Now raising intellectual capital
Treasury’s auction of $20 billion of 10-year notes – the second in a three-part $70 billion fund raising effort this week – drew in some aggressive bidding, but the broader market is having problems finding its footing in the aftermath.
The long bond had piled on more than 6BPs in the immediate aftermath of the sale Tuesday, though it’s pulled back some in the interium, making for an attractively steep yield curve for those funding their longer term purchases at short term rates. The spread between 3-month Libor and the long bond now stands around 407 basis points.
This brings up another point. Yesterday, the blog zerohedge posted a piece from its guest blogger, Yves Lamoureux of Blackmont Capital, who noted some unusual behavior in the bond market- namely that dealers are holding onto their long positions in 30-year Treasurys. You can see the full post here.
But given the steepness of the yield curve, I wonder why they would significantly want to pare them down. It’s one of the easiest ways to generate gains and with the Federal Reserve not even hinting at a rate hike, it’s a trade they’re likely to keep on for some time.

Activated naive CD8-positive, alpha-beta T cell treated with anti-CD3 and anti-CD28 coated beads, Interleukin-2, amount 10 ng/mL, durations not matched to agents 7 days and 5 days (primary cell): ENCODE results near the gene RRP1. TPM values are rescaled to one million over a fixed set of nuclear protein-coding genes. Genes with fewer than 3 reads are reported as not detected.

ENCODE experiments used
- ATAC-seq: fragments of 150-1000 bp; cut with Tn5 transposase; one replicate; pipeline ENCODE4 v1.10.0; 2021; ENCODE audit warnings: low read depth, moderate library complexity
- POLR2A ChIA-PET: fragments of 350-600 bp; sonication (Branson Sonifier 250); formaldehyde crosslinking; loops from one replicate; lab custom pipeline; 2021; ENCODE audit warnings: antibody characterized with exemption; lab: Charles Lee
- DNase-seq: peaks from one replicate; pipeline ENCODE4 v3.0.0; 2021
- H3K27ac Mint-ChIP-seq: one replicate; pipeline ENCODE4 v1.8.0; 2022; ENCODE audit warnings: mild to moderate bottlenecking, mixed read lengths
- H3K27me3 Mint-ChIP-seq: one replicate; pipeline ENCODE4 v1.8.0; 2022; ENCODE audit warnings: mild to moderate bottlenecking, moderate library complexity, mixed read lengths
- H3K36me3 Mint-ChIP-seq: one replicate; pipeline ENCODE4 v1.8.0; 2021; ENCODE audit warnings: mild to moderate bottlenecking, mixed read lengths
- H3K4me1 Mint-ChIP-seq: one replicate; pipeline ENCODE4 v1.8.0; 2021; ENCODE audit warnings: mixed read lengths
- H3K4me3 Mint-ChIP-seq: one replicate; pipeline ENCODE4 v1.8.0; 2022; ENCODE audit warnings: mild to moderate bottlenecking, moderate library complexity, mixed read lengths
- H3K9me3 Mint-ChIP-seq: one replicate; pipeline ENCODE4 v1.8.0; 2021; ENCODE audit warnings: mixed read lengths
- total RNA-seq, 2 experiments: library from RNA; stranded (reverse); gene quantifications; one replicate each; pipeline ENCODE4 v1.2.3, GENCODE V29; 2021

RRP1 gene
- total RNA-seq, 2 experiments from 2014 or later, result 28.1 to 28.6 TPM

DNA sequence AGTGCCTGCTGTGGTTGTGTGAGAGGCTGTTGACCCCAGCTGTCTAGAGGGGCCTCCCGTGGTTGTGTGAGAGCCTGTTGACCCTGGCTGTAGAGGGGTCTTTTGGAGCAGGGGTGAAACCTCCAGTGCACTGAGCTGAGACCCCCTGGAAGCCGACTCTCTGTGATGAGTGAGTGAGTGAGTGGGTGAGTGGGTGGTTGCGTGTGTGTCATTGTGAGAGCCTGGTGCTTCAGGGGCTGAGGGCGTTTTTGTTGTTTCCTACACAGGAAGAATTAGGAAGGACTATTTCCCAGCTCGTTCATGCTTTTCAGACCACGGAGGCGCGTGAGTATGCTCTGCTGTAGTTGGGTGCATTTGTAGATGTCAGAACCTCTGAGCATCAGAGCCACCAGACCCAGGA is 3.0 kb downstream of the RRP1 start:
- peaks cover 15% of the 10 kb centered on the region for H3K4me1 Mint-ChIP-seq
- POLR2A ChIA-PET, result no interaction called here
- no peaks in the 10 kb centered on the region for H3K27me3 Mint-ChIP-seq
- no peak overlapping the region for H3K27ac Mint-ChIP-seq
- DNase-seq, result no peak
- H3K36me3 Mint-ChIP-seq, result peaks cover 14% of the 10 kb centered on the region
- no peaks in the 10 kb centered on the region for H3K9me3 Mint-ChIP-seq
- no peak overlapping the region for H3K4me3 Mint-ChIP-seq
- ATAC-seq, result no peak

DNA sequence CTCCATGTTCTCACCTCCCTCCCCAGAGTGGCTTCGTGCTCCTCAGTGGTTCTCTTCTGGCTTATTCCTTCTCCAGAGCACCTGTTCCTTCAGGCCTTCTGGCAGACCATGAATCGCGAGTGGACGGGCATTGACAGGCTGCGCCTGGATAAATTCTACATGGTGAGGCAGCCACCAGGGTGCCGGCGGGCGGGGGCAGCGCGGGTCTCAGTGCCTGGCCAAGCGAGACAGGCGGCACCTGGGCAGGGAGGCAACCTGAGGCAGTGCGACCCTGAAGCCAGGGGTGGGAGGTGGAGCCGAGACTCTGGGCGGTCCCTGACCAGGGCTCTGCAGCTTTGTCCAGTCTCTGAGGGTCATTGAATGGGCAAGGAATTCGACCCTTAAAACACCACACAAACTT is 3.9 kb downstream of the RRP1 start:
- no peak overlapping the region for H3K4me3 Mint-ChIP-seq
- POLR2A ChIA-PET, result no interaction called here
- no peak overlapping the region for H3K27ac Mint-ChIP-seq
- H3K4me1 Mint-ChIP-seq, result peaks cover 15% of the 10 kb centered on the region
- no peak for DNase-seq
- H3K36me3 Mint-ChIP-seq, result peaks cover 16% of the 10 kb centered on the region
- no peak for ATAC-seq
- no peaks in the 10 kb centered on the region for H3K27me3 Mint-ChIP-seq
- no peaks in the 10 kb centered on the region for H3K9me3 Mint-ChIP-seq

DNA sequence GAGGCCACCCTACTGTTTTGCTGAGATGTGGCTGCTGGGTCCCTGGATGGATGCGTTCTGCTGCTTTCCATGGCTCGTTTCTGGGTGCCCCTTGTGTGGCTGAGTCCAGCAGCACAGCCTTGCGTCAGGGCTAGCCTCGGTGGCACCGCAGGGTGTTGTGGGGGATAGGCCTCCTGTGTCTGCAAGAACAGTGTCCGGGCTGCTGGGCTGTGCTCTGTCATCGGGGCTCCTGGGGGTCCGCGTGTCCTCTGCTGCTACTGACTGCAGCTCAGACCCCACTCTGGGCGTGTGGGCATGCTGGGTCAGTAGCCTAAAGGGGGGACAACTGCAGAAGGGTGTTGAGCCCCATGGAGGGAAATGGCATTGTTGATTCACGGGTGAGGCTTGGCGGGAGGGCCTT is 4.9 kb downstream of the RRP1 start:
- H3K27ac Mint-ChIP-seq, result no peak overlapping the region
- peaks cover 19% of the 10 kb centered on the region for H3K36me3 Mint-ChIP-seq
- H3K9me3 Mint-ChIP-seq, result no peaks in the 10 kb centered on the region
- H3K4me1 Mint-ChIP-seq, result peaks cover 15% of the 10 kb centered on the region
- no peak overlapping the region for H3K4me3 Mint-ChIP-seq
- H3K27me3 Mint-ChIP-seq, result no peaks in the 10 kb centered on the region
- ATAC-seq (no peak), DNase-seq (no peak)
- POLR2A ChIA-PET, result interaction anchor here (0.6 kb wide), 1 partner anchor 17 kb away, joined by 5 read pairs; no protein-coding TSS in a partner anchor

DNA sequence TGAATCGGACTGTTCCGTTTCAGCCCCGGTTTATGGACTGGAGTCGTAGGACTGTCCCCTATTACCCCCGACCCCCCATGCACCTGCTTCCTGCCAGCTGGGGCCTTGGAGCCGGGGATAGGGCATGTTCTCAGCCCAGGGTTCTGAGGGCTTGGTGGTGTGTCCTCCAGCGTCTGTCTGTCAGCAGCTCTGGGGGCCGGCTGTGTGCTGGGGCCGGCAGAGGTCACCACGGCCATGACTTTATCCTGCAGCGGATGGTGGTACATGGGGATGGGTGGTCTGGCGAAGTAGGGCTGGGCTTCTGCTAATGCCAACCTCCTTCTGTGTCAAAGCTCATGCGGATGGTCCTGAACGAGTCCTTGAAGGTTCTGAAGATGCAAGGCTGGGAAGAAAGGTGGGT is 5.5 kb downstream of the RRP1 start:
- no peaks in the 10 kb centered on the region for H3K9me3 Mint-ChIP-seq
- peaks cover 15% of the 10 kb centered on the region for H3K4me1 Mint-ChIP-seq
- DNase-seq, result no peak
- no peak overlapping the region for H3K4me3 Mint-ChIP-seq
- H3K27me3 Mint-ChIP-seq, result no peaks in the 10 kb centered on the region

The Federal Deposit Insurance Corp’s debt guarantee program in many ways saved the banking system from collapse during last year’s worst of times. Banks were effectively shut out of the credit markets after Lehman Brothers scared bond investors silly. More than $270 billion of guaranteed debt has been sold since the FDIC adopted the program in October.
The program ends in October, as it should. It’s served its purpose and there’s no reason to keep subsidizing banks with cheap financing now that they’re making gobs of money and handing out jaw-dropping bonuses. But don’t expect the banks to start crying uncle when they have to raise funds the old fashioned way without the FDIC backing. That’s because they don’t have to.